Kobe beef is a bit like French Champagne: a high end product of national pride with the name reserved only for the real thing. Sparkling white can be made anywhere but Champagne comes only from the Champagne region.
Kobe beef only comes from Kobe, Japan.
The cattle are from a strict genetic strain, raised within a geographic region on specific feeds and with handling methods that include massage and careful grooming.
The result is the fattiest and most succulent and certainly the most expensive beef anywhere.
Selina suggested we take a train to Kobe for a steak.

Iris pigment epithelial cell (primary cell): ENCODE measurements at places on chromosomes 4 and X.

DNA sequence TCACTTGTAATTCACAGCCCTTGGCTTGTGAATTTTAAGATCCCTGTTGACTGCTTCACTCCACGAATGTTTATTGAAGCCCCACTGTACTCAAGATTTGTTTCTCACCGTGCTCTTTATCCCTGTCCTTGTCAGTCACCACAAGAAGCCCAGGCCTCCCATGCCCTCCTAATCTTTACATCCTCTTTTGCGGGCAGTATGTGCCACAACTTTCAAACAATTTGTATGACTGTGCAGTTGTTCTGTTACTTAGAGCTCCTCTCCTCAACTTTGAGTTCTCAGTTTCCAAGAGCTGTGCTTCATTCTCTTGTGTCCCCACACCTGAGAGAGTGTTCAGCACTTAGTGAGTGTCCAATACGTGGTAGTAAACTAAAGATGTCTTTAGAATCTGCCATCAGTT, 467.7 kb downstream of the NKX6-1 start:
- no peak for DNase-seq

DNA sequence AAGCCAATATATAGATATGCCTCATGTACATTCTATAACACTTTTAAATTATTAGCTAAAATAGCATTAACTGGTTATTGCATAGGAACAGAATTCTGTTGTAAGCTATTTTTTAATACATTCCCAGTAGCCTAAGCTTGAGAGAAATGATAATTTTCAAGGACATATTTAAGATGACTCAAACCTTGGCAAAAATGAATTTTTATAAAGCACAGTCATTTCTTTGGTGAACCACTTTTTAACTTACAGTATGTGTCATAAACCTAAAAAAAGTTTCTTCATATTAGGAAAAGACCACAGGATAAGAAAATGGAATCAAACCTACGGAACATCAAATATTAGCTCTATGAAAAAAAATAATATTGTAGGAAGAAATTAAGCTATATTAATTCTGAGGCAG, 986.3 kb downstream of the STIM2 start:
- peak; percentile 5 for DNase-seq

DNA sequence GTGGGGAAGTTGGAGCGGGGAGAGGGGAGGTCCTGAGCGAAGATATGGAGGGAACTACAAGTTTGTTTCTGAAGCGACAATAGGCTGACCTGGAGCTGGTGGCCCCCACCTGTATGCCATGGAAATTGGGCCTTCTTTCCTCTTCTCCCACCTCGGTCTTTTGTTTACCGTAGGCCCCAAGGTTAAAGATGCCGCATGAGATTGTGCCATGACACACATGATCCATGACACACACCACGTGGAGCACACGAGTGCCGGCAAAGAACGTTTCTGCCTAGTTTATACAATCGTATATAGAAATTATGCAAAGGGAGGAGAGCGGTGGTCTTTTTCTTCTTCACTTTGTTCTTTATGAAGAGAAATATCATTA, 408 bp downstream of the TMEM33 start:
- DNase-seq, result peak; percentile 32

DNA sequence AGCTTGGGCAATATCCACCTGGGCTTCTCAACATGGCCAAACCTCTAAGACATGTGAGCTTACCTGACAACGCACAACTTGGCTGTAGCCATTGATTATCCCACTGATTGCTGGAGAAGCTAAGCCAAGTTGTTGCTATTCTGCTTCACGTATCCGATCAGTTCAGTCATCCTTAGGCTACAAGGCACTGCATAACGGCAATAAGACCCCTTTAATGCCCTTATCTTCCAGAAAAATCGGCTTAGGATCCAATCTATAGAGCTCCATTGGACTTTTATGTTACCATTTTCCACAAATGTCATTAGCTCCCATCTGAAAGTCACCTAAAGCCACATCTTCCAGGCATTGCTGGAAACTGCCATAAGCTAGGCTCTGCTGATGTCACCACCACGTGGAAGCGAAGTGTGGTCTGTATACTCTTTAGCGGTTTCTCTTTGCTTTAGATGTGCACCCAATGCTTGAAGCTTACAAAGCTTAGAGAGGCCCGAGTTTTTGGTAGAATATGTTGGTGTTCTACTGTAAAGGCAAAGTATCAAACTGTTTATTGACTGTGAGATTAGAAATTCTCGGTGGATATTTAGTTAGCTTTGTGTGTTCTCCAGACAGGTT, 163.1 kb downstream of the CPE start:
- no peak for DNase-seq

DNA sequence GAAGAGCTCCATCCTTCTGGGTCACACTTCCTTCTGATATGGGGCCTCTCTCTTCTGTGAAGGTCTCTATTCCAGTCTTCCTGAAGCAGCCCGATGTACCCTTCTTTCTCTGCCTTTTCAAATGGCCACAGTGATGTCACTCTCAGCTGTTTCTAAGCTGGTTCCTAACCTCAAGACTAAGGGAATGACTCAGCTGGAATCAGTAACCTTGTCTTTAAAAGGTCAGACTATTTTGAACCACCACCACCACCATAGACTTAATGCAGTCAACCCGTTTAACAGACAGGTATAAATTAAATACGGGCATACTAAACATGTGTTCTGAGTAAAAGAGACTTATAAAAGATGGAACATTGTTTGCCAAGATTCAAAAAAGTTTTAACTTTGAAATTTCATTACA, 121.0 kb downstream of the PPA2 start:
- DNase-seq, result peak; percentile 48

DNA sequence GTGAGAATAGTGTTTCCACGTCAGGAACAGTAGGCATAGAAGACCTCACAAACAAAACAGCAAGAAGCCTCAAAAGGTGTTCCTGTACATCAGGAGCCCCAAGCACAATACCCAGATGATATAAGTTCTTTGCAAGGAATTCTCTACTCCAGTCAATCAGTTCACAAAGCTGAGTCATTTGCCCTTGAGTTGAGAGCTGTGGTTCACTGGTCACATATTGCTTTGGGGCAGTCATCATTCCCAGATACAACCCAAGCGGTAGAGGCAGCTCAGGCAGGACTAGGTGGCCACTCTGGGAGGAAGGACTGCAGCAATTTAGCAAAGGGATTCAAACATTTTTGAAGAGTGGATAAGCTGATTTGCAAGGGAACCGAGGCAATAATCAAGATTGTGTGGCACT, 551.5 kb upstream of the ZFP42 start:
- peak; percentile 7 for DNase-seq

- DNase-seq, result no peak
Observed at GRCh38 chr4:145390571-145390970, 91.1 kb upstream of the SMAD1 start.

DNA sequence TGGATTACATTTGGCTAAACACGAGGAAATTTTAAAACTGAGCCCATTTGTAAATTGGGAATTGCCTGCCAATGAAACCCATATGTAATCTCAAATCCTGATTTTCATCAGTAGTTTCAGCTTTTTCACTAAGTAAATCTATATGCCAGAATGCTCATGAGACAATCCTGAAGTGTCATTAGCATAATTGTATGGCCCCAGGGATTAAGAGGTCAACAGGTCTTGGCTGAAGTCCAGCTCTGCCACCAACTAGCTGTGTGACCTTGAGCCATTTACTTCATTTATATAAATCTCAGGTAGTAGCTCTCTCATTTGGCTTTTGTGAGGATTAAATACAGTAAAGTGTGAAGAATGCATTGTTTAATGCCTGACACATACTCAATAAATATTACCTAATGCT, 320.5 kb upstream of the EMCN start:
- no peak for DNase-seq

“One less thing on the bucket list, Dad.”
We found a place that prepared the beef in the teppanyaki style, literally on orange-hot iron plates.
This beef can cost well over $200 a pound at retail, so it is cut and weighed out carefully.
It is skewered, salted and grilled to take up charcoal flavor.
Then it is sliced and piled on the hot plate, covered with white onion and a bit of spinach...
...a touch of red onion...
...a few deep fried potatoes and a big pat of seasoned butter.
Then the chef douses it with some flammable liquid and all hell breaks loose.
It literally cooks from the top down and the bottom up.
The restaurant just filled up with smoke! It was kind of hilarious, but wow.
The food continues to soften all through the meal until everything on the bottom is a warm puddle of pure, beefy succulence. I’ve never tasted anything like it.
When I opened my suitcase on return that smokey steak in Kobe filled the loft.